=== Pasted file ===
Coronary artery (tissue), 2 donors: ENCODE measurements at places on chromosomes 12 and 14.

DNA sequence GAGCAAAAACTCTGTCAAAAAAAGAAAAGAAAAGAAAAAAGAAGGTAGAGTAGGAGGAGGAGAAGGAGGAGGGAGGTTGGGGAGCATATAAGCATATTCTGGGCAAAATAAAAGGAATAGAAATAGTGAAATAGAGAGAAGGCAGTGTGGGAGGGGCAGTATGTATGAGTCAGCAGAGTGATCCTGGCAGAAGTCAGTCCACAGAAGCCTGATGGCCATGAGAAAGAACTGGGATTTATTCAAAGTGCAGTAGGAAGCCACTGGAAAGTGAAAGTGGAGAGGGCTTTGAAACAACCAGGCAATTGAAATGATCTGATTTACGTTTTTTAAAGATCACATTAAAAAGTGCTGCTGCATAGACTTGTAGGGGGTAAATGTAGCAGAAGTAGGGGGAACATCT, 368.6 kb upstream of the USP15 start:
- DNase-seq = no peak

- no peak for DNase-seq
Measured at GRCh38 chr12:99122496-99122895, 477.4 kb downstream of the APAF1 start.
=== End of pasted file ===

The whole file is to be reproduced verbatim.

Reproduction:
Coronary artery (tissue), 2 donors: ENCODE measurements at places on chromosomes 12 and 14.

DNA sequence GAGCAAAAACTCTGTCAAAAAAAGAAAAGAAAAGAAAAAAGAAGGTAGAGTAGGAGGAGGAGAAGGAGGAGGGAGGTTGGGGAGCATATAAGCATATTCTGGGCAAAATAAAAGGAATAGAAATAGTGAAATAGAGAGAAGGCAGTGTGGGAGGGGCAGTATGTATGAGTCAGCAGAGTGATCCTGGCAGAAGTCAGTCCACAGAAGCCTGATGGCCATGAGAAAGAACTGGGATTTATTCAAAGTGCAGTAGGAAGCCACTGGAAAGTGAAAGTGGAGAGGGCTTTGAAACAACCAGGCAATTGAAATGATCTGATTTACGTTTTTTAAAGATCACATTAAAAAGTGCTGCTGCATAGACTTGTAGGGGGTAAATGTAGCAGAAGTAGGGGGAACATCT, 368.6 kb upstream of the USP15 start:
- DNase-seq = no peak

- no peak for DNase-seq
Measured at GRCh38 chr12:99122496-99122895, 477.4 kb downstream of the APAF1 start.